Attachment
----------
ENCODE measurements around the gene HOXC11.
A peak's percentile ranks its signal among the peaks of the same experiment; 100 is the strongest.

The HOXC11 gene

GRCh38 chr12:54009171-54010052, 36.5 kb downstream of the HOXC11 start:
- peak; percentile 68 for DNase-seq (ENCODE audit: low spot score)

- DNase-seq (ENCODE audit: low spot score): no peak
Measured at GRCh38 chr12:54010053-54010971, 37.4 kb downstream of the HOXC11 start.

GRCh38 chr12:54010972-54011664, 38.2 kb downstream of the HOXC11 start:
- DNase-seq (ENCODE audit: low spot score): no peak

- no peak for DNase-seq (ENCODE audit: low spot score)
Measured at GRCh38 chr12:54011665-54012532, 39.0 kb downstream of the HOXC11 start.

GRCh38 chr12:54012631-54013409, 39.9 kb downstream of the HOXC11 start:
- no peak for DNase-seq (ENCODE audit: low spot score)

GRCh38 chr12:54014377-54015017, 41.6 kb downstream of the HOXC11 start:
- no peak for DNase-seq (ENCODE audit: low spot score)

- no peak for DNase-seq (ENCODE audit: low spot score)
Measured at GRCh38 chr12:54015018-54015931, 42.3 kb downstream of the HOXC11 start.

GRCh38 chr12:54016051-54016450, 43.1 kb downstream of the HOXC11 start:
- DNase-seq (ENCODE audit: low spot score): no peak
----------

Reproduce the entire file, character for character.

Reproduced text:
ENCODE measurements around the gene HOXC11.
A peak's percentile ranks its signal among the peaks of the same experiment; 100 is the strongest.

The HOXC11 gene

GRCh38 chr12:54009171-54010052, 36.5 kb downstream of the HOXC11 start:
- peak; percentile 68 for DNase-seq (ENCODE audit: low spot score)

- DNase-seq (ENCODE audit: low spot score): no peak
Measured at GRCh38 chr12:54010053-54010971, 37.4 kb downstream of the HOXC11 start.

GRCh38 chr12:54010972-54011664, 38.2 kb downstream of the HOXC11 start:
- DNase-seq (ENCODE audit: low spot score): no peak

- no peak for DNase-seq (ENCODE audit: low spot score)
Measured at GRCh38 chr12:54011665-54012532, 39.0 kb downstream of the HOXC11 start.

GRCh38 chr12:54012631-54013409, 39.9 kb downstream of the HOXC11 start:
- no peak for DNase-seq (ENCODE audit: low spot score)

GRCh38 chr12:54014377-54015017, 41.6 kb downstream of the HOXC11 start:
- no peak for DNase-seq (ENCODE audit: low spot score)

- no peak for DNase-seq (ENCODE audit: low spot score)
Measured at GRCh38 chr12:54015018-54015931, 42.3 kb downstream of the HOXC11 start.

GRCh38 chr12:54016051-54016450, 43.1 kb downstream of the HOXC11 start:
- DNase-seq (ENCODE audit: low spot score): no peak